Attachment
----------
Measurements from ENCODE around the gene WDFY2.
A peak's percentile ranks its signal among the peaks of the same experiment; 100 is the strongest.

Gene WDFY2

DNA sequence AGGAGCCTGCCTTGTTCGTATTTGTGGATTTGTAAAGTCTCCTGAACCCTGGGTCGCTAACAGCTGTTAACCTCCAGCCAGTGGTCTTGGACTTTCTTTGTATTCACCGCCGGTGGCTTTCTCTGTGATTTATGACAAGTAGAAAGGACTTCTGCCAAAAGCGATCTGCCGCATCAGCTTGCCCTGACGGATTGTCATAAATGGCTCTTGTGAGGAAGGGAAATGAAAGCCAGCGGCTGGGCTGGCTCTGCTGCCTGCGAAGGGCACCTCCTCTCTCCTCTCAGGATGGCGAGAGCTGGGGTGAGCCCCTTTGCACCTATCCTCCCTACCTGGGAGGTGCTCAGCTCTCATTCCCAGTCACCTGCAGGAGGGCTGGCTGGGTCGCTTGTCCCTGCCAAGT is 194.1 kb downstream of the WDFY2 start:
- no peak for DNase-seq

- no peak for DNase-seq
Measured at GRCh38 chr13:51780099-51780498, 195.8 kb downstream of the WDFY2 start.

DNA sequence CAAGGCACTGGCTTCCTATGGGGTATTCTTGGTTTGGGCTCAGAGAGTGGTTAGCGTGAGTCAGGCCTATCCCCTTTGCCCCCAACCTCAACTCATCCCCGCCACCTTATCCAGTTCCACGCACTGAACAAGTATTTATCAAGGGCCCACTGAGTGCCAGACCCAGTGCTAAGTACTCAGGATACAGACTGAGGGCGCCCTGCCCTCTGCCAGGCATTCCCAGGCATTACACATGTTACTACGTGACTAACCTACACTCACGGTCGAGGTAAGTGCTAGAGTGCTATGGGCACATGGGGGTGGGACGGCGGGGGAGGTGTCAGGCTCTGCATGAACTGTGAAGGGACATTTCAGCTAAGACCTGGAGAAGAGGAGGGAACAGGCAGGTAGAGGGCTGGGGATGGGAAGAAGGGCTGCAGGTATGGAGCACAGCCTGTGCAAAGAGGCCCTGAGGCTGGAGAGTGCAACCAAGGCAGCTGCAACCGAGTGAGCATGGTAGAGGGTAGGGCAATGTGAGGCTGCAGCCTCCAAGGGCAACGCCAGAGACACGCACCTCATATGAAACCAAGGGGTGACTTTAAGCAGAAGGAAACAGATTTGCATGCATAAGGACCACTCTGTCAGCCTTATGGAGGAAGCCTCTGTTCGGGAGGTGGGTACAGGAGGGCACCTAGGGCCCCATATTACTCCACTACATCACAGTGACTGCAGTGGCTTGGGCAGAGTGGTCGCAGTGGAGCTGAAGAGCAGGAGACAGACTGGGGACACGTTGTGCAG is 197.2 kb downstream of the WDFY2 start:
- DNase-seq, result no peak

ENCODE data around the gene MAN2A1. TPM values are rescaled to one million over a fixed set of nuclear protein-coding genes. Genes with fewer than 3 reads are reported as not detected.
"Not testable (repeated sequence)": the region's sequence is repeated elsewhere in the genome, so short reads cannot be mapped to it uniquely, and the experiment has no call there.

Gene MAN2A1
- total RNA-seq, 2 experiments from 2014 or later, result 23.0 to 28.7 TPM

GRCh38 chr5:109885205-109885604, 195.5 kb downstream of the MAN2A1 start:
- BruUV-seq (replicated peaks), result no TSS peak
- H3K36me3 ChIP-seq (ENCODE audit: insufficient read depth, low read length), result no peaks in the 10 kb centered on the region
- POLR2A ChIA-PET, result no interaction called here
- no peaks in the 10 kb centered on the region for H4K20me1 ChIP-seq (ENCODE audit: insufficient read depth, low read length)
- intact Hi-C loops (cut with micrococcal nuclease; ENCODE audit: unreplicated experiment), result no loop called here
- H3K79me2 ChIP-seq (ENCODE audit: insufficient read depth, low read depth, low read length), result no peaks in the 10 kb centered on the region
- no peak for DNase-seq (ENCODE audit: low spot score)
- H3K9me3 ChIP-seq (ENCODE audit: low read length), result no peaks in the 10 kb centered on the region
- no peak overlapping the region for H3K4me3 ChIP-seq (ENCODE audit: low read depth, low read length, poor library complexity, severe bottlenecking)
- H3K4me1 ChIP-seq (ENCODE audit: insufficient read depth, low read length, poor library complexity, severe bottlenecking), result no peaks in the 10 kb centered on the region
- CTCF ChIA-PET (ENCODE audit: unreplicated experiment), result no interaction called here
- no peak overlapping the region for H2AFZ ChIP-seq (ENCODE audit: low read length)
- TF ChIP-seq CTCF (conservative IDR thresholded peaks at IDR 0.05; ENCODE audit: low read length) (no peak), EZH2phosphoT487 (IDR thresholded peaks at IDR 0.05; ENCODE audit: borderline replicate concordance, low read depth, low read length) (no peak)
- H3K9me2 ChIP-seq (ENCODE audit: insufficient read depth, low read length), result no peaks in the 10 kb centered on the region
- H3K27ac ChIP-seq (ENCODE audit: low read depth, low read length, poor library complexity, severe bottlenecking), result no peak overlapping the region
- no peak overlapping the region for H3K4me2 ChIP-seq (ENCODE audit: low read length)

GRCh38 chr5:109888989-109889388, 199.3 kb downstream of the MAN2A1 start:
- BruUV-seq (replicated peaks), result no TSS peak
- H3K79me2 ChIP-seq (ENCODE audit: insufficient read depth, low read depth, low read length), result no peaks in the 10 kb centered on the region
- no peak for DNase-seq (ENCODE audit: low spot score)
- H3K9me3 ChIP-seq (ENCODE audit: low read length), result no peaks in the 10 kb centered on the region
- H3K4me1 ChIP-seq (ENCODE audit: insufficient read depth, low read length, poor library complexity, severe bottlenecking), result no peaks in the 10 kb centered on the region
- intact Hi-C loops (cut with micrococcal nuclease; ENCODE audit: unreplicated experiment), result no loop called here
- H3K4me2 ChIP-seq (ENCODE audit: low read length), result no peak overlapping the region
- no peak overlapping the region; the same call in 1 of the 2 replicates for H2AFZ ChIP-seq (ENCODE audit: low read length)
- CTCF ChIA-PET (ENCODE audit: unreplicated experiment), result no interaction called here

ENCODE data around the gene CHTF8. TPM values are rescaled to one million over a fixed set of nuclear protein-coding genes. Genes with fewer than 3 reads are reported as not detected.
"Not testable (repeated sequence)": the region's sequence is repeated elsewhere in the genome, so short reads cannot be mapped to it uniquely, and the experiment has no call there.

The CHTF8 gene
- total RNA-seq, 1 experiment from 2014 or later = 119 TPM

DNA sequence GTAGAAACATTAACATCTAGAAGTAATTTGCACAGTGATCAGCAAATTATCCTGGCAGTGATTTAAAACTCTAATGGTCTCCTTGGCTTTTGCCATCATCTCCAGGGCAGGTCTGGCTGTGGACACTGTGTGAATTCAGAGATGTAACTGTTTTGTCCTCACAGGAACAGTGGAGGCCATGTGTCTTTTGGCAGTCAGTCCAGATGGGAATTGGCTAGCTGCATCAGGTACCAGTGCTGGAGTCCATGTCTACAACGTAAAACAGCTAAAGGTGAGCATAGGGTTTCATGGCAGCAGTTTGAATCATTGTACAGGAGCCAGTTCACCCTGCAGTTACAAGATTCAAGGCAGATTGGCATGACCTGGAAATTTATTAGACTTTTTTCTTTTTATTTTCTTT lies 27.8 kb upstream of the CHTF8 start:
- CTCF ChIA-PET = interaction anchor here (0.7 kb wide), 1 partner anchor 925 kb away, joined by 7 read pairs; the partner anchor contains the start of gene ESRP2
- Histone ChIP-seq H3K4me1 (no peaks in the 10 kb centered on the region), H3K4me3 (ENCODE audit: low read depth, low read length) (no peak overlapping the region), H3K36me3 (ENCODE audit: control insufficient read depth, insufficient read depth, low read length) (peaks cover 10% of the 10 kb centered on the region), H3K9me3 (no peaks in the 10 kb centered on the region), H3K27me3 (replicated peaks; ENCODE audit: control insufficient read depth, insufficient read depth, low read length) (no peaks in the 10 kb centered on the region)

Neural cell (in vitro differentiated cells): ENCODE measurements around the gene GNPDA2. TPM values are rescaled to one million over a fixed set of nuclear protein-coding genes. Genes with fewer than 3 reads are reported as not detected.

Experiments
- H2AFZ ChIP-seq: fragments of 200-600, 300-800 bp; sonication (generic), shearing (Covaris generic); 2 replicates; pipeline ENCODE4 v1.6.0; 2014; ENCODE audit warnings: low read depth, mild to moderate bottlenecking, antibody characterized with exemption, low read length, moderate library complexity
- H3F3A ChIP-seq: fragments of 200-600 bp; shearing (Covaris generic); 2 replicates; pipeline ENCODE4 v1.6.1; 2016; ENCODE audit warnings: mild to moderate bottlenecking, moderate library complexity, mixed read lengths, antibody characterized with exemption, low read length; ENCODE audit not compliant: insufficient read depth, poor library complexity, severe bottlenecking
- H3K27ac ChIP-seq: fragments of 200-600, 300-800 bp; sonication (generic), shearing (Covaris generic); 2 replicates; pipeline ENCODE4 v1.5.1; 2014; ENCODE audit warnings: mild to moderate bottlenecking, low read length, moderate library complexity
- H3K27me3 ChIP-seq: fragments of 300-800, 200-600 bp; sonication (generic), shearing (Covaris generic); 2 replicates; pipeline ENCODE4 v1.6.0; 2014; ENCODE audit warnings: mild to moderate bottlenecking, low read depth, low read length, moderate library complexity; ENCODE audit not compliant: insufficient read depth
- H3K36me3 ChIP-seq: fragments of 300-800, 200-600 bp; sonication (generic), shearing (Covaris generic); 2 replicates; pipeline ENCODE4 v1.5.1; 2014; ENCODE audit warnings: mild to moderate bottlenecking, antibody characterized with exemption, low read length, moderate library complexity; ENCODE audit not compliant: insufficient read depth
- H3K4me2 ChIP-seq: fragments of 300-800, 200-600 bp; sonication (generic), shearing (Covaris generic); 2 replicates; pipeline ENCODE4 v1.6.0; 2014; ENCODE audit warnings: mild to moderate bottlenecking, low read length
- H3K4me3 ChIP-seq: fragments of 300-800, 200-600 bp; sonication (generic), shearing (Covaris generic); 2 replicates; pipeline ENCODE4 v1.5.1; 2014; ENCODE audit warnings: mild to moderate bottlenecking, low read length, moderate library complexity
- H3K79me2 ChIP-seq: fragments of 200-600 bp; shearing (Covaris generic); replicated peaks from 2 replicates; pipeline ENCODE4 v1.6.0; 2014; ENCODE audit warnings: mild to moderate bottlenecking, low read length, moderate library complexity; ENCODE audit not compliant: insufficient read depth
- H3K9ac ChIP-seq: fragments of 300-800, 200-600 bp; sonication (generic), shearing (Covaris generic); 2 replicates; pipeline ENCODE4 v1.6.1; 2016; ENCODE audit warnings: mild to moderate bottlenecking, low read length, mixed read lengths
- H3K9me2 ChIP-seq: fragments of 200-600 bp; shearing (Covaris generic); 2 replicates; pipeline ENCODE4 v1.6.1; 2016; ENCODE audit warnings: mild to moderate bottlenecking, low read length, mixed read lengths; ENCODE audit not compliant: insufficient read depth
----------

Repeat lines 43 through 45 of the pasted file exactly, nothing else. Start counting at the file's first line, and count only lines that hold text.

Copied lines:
The CHTF8 gene
- total RNA-seq, 1 experiment from 2014 or later = 119 TPM

DNA sequence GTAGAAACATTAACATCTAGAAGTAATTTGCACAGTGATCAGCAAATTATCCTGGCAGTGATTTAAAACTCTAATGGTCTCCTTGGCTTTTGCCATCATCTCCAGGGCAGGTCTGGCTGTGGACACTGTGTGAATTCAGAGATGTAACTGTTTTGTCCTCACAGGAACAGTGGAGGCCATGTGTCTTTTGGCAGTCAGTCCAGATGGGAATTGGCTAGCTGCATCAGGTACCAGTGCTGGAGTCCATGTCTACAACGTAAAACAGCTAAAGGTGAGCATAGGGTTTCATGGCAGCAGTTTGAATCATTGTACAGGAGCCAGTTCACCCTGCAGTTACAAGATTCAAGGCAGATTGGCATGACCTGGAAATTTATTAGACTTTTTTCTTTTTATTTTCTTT lies 27.8 kb upstream of the CHTF8 start: